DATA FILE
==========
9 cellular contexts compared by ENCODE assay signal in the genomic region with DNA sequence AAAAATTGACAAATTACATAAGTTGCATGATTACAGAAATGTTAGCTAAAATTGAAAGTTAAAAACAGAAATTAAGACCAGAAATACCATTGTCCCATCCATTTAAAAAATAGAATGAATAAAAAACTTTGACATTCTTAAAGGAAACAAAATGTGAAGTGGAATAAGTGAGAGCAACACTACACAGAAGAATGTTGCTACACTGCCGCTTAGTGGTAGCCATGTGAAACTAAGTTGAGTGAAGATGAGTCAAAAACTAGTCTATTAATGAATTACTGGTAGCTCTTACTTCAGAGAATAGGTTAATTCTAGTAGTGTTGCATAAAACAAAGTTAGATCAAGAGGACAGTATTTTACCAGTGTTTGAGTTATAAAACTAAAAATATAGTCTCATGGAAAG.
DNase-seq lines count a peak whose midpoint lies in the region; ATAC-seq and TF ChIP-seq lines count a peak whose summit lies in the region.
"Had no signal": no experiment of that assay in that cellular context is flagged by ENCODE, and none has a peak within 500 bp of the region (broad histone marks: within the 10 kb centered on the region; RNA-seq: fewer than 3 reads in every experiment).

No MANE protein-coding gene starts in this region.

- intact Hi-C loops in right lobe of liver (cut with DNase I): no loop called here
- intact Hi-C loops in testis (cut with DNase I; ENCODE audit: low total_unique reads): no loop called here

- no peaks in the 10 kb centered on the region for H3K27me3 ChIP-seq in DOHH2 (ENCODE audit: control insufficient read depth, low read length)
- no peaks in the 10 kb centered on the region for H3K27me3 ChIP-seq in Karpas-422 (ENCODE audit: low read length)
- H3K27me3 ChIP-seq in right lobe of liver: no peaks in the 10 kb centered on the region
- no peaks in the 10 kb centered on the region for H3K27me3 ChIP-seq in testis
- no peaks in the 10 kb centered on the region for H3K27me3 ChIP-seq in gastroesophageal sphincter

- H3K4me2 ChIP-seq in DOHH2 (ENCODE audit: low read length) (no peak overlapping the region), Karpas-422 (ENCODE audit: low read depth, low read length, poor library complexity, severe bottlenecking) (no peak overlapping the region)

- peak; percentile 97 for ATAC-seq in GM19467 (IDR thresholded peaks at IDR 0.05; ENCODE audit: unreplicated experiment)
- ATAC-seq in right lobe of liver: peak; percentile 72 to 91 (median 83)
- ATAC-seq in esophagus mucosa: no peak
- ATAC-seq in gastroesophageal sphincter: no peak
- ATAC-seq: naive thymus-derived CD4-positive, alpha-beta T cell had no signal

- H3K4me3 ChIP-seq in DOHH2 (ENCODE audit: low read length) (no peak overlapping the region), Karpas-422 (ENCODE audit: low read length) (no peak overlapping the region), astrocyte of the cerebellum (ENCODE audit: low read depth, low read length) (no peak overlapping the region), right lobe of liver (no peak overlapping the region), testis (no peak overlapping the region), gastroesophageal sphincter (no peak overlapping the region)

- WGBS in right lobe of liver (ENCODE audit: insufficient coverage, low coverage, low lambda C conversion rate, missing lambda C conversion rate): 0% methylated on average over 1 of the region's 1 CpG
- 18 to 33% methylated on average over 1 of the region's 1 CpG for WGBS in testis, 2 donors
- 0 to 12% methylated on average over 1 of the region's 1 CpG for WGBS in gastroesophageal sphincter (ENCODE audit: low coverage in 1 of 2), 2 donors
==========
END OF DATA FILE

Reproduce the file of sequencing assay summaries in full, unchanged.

9 cellular contexts compared by ENCODE assay signal in the genomic region with DNA sequence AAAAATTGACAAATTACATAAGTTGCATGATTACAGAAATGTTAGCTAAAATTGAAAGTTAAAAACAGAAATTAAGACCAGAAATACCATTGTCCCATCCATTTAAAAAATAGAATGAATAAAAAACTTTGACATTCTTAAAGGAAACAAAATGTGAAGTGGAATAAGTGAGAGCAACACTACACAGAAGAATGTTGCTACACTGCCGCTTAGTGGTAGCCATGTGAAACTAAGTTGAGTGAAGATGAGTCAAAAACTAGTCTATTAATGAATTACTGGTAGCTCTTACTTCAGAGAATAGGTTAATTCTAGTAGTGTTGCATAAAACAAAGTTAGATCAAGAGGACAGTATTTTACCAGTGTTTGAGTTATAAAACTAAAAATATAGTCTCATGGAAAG.
DNase-seq lines count a peak whose midpoint lies in the region; ATAC-seq and TF ChIP-seq lines count a peak whose summit lies in the region.
"Had no signal": no experiment of that assay in that cellular context is flagged by ENCODE, and none has a peak within 500 bp of the region (broad histone marks: within the 10 kb centered on the region; RNA-seq: fewer than 3 reads in every experiment).

No MANE protein-coding gene starts in this region.

- intact Hi-C loops in right lobe of liver (cut with DNase I): no loop called here
- intact Hi-C loops in testis (cut with DNase I; ENCODE audit: low total_unique reads): no loop called here

- no peaks in the 10 kb centered on the region for H3K27me3 ChIP-seq in DOHH2 (ENCODE audit: control insufficient read depth, low read length)
- no peaks in the 10 kb centered on the region for H3K27me3 ChIP-seq in Karpas-422 (ENCODE audit: low read length)
- H3K27me3 ChIP-seq in right lobe of liver: no peaks in the 10 kb centered on the region
- no peaks in the 10 kb centered on the region for H3K27me3 ChIP-seq in testis
- no peaks in the 10 kb centered on the region for H3K27me3 ChIP-seq in gastroesophageal sphincter

- H3K4me2 ChIP-seq in DOHH2 (ENCODE audit: low read length) (no peak overlapping the region), Karpas-422 (ENCODE audit: low read depth, low read length, poor library complexity, severe bottlenecking) (no peak overlapping the region)

- peak; percentile 97 for ATAC-seq in GM19467 (IDR thresholded peaks at IDR 0.05; ENCODE audit: unreplicated experiment)
- ATAC-seq in right lobe of liver: peak; percentile 72 to 91 (median 83)
- ATAC-seq in esophagus mucosa: no peak
- ATAC-seq in gastroesophageal sphincter: no peak
- ATAC-seq: naive thymus-derived CD4-positive, alpha-beta T cell had no signal

- H3K4me3 ChIP-seq in DOHH2 (ENCODE audit: low read length) (no peak overlapping the region), Karpas-422 (ENCODE audit: low read length) (no peak overlapping the region), astrocyte of the cerebellum (ENCODE audit: low read depth, low read length) (no peak overlapping the region), right lobe of liver (no peak overlapping the region), testis (no peak overlapping the region), gastroesophageal sphincter (no peak overlapping the region)

- WGBS in right lobe of liver (ENCODE audit: insufficient coverage, low coverage, low lambda C conversion rate, missing lambda C conversion rate): 0% methylated on average over 1 of the region's 1 CpG
- 18 to 33% methylated on average over 1 of the region's 1 CpG for WGBS in testis, 2 donors
- 0 to 12% methylated on average over 1 of the region's 1 CpG for WGBS in gastroesophageal sphincter (ENCODE audit: low coverage in 1 of 2), 2 donors